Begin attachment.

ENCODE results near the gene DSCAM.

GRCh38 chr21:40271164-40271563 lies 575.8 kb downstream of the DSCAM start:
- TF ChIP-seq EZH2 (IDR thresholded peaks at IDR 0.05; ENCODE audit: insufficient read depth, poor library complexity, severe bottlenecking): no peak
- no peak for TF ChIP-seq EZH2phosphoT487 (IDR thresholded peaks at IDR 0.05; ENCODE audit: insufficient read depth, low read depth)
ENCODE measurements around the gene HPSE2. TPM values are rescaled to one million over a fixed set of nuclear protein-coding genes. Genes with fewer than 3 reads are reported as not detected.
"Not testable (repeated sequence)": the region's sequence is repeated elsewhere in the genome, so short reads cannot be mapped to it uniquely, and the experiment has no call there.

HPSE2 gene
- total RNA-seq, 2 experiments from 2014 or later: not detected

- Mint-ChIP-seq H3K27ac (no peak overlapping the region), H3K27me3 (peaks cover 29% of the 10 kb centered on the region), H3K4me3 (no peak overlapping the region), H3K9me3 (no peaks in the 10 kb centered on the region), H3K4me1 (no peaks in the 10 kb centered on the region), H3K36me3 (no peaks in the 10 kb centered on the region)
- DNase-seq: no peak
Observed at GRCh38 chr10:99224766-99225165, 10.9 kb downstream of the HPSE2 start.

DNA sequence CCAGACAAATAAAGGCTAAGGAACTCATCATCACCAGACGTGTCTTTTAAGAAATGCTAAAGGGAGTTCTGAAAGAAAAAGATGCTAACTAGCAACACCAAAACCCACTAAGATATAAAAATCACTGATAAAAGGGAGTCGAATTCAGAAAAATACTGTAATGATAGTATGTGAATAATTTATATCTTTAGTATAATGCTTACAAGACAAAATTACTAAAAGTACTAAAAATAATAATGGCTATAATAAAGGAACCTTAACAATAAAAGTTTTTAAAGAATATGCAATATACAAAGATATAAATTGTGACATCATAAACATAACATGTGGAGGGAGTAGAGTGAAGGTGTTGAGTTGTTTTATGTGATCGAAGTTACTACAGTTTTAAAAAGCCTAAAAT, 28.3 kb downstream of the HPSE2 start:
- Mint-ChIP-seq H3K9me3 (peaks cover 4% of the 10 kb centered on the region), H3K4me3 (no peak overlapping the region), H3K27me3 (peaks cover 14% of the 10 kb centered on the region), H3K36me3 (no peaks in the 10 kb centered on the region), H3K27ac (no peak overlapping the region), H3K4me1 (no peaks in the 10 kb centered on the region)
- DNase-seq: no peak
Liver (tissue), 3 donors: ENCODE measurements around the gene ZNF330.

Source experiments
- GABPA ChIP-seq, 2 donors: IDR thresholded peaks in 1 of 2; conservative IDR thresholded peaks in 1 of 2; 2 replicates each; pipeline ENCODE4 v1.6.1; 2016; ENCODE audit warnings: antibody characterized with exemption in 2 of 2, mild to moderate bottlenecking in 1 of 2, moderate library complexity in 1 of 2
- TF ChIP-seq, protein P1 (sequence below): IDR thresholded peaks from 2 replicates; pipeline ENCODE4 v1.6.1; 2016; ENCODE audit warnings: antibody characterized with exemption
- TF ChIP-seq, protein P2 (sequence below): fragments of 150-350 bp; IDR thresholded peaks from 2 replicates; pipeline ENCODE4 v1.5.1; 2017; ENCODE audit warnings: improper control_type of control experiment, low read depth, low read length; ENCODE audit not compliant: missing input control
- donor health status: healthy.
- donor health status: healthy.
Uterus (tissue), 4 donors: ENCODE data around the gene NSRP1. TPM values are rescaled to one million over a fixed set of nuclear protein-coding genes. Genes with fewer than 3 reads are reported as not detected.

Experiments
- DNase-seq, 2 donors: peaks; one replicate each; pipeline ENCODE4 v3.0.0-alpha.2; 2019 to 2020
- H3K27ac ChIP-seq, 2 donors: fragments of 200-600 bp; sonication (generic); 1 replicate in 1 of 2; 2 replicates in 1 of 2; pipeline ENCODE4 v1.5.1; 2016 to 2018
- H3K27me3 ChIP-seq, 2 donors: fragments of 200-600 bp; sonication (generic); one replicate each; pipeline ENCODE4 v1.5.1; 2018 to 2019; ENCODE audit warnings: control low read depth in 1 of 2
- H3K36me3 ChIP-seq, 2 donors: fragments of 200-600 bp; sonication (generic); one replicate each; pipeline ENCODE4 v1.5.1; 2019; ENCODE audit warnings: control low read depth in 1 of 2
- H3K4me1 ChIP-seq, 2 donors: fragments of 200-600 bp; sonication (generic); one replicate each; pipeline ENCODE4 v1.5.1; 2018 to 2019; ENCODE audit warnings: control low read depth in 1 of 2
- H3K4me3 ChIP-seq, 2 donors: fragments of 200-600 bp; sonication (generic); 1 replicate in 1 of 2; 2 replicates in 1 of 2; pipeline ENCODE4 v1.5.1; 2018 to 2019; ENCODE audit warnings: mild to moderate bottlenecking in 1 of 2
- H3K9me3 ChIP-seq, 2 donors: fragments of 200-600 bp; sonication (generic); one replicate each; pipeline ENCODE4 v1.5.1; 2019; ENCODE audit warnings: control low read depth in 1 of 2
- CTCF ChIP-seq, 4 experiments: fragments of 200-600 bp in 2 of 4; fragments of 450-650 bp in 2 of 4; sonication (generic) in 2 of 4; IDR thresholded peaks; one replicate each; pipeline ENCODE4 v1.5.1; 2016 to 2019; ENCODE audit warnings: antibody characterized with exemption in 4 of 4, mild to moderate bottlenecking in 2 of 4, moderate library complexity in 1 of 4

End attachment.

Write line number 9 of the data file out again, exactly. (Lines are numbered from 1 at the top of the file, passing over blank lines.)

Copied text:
- Mint-ChIP-seq H3K27ac (no peak overlapping the region), H3K27me3 (peaks cover 29% of the 10 kb centered on the region), H3K4me3 (no peak overlapping the region), H3K9me3 (no peaks in the 10 kb centered on the region), H3K4me1 (no peaks in the 10 kb centered on the region), H3K36me3 (no peaks in the 10 kb centered on the region)